The Secret Sharer [The New Yorker]
Is Thomas Drake an enemy of the state?
"On June 13th , a fifty-four-year-old former government employee named Thomas Drake is scheduled to appear in a courtroom in Baltimore, where he will face some of the gravest charges that can be brought against an American citizen. A former senior executive at the National Security Agency, the government’s electronic-espionage service, he is accused, in essence, of being an enemy of the state. . . . . . .
Steven Aftergood, the director of the Project on Government Secrecy at the Federation of American Scientists, says of the Drake case, “The government wants this to be about unlawfully retained information. The defense, meanwhile, is painting a picture of a public-interested whistle-blower who struggled to bring attention to what he saw as multibillion-dollar mismanagement.” Because Drake is not a spy, Aftergood says, the case will “test whether intelligence officers can be convicted of violating the Espionage Act even if their intent is pure.” He believes that the trial may also test whether the nation’s expanding secret intelligence bureaucracy is beyond meaningful accountability. “It’s a much larger debate than whether a piece of paper was at a certain place at a certain time,” he says."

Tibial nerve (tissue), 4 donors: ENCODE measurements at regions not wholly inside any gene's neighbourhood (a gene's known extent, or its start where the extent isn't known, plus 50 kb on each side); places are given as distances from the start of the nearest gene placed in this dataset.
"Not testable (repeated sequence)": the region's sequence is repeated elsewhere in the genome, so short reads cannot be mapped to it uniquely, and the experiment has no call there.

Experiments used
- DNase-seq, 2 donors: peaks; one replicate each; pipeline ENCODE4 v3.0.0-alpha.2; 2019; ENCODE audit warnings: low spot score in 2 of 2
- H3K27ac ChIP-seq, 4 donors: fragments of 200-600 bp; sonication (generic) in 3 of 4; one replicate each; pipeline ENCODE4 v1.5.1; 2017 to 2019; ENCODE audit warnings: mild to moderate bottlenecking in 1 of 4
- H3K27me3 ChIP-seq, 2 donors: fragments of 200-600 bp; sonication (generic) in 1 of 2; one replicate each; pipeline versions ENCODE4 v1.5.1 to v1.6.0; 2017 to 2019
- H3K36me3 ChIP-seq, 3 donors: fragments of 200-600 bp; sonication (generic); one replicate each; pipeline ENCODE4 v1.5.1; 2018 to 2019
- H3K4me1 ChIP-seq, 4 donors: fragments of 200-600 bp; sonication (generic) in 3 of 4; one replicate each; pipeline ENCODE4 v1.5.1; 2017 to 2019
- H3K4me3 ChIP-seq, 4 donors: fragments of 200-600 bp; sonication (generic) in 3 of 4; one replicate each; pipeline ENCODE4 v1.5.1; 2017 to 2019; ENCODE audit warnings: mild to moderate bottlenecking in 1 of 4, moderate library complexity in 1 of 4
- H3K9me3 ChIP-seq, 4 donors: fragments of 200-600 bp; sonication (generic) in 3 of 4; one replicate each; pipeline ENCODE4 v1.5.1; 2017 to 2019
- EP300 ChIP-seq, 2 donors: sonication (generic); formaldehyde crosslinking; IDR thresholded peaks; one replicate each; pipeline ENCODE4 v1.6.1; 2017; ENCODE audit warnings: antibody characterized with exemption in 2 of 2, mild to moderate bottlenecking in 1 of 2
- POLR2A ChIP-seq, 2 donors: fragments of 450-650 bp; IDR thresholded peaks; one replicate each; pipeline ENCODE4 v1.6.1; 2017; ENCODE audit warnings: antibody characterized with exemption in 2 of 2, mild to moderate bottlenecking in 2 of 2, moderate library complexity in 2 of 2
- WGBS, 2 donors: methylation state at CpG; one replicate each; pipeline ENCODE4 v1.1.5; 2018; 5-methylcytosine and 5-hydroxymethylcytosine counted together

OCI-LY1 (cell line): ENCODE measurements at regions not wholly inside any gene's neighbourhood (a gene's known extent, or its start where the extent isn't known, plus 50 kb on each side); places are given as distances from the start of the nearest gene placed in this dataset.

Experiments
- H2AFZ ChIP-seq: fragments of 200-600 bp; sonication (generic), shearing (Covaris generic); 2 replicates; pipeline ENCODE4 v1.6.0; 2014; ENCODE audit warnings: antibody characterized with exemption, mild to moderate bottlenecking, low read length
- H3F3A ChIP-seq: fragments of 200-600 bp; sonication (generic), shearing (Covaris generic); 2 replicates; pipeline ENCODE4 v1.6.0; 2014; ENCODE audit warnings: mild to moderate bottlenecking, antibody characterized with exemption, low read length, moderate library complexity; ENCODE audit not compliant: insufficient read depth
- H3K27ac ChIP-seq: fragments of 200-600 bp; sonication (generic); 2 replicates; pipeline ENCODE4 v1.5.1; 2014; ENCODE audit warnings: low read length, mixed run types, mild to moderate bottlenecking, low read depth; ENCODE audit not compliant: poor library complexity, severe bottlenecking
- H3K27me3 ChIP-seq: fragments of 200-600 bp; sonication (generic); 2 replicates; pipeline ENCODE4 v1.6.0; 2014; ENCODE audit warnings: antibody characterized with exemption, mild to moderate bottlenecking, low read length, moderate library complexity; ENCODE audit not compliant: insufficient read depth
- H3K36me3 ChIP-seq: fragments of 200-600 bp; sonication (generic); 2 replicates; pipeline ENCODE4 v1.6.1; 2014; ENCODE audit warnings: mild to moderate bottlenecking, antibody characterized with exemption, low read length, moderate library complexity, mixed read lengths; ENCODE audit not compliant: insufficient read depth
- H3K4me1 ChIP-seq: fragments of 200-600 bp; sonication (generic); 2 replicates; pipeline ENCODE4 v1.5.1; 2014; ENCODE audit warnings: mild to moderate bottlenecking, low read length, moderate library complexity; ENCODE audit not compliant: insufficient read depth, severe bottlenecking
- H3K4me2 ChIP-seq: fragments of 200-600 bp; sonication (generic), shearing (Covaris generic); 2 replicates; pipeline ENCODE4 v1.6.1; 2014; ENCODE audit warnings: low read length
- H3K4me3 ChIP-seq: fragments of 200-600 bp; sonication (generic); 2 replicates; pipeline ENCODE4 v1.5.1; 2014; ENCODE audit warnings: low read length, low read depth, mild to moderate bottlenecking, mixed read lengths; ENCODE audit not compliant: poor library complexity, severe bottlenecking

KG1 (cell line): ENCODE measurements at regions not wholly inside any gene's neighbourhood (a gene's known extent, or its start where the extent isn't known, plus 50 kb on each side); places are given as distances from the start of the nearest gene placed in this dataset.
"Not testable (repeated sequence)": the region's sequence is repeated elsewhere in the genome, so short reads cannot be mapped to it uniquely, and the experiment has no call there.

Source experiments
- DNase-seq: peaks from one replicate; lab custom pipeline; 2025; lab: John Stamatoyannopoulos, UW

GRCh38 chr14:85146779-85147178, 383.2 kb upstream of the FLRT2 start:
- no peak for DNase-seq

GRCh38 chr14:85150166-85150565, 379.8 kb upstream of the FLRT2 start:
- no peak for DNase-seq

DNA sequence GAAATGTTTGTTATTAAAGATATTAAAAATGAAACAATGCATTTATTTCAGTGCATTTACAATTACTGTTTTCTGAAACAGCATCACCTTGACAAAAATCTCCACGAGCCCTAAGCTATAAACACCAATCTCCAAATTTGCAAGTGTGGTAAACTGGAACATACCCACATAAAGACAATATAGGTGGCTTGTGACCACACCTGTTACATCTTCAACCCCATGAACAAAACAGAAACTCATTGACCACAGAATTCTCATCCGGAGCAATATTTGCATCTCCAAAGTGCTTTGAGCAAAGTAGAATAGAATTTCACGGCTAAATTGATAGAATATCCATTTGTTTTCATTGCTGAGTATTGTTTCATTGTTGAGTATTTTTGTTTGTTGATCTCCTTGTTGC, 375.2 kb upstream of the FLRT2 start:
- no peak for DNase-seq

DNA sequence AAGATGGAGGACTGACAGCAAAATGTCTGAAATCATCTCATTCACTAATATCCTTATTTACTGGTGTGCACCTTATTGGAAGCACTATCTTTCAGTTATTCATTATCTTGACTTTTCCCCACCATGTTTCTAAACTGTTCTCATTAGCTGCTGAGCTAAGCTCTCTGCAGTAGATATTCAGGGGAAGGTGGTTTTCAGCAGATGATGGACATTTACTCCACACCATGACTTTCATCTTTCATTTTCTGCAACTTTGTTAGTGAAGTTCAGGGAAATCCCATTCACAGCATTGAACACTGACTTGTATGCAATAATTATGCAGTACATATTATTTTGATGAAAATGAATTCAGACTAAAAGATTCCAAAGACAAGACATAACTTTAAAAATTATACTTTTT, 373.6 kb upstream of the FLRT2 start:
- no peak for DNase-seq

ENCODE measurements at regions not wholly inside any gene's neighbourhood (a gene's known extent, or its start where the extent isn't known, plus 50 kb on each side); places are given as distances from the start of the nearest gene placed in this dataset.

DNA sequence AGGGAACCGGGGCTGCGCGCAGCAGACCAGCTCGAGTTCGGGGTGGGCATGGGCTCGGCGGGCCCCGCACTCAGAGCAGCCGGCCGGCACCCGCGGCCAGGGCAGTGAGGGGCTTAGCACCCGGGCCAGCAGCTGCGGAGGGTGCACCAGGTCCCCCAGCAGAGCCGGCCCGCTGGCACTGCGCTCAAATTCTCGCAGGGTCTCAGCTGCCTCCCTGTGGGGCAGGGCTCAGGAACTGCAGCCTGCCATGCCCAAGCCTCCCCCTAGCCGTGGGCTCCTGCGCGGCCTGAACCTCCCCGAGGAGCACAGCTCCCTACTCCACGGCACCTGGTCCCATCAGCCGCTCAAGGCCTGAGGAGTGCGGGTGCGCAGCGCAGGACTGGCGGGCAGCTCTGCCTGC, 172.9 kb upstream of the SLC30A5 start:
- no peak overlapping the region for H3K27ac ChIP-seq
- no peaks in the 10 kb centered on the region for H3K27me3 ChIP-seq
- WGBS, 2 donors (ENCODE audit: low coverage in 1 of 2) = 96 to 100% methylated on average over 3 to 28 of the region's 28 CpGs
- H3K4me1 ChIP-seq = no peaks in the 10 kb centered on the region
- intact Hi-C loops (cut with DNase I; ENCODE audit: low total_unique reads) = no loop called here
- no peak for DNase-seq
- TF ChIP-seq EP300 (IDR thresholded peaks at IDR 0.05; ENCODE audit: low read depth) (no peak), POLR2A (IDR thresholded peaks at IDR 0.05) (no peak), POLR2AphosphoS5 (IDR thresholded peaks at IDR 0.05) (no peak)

Back in the early days of the 'Cold War' I worked for one of the many satellite organizetions which furnished the NSA with much of its classified communications information. It was a fascinating job, but even back then I was aware of the possible excesses of this national security organization.
U.S. v. Whistleblower Tom Drake [60 Minutes]
C2CAM September 16 2012 - NSA Whistleblower
And it goes even deeper — when ANYONE who posts on the internet is a possible 'Enemy of the State'.
Controlling the Web